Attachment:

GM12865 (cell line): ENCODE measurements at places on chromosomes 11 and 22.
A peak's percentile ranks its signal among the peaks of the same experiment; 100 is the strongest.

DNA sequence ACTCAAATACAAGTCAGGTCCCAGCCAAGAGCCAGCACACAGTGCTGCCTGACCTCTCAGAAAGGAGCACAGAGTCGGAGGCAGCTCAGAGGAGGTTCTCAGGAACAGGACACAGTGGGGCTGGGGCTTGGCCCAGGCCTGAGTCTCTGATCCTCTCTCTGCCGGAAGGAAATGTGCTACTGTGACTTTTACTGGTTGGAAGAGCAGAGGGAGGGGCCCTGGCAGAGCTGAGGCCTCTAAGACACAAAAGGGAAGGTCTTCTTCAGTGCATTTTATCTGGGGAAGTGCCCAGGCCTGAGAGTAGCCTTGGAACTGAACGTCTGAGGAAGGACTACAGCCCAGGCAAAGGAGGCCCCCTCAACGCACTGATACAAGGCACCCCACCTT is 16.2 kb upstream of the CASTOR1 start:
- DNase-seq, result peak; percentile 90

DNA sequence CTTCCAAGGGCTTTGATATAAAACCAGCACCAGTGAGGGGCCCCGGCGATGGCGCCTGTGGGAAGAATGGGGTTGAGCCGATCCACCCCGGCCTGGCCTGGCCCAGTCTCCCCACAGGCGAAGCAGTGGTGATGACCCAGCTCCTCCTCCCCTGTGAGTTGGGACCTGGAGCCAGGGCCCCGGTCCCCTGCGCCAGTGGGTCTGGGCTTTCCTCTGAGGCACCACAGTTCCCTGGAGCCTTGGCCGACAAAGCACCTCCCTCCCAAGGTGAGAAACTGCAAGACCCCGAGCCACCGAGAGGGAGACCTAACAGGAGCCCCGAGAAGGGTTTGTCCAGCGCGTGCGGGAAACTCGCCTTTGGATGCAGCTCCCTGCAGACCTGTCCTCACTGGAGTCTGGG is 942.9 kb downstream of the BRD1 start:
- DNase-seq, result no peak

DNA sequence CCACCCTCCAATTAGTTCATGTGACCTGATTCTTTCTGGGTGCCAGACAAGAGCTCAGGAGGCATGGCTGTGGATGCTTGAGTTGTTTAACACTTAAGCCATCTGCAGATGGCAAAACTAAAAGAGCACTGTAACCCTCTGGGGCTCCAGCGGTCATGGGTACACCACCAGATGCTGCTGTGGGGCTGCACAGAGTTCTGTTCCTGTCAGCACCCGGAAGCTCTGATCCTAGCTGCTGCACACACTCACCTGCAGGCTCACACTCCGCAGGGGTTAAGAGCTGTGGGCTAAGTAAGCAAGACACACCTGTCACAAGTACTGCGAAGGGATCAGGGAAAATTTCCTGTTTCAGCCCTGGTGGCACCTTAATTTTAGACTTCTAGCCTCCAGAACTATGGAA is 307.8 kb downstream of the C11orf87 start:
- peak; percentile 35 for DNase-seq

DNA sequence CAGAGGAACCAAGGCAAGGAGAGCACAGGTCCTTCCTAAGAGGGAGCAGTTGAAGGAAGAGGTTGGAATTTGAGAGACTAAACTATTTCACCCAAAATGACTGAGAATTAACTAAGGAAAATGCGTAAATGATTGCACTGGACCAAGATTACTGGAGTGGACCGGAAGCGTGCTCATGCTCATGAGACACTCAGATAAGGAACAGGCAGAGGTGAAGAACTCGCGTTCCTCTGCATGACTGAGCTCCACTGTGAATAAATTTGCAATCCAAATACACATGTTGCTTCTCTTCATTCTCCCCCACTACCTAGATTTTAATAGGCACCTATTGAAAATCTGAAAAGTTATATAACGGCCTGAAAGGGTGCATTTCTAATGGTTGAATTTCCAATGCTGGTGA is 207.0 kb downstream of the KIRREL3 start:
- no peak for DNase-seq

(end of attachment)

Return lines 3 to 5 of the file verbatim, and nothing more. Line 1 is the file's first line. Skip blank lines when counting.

DNA sequence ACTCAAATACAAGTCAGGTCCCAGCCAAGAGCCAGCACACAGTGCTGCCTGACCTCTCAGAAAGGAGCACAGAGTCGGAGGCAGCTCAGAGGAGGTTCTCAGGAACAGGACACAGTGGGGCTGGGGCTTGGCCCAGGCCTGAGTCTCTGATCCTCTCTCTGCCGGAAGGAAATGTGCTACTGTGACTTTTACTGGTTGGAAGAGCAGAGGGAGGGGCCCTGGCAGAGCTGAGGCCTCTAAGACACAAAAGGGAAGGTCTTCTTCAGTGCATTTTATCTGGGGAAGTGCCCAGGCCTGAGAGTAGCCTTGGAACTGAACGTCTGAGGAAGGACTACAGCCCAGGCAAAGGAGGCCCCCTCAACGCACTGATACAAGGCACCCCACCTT is 16.2 kb upstream of the CASTOR1 start:
- DNase-seq, result peak; percentile 90

DNA sequence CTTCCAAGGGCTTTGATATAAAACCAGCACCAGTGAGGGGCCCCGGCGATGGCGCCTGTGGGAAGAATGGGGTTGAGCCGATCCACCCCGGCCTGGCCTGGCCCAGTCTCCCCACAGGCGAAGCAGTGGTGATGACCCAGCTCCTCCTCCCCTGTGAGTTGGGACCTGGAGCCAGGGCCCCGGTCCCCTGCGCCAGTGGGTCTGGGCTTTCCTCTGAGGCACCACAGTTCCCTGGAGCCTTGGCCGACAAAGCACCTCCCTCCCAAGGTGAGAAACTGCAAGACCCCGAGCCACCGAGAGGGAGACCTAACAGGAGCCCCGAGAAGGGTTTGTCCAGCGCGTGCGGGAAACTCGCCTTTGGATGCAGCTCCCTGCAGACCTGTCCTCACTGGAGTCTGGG is 942.9 kb downstream of the BRD1 start: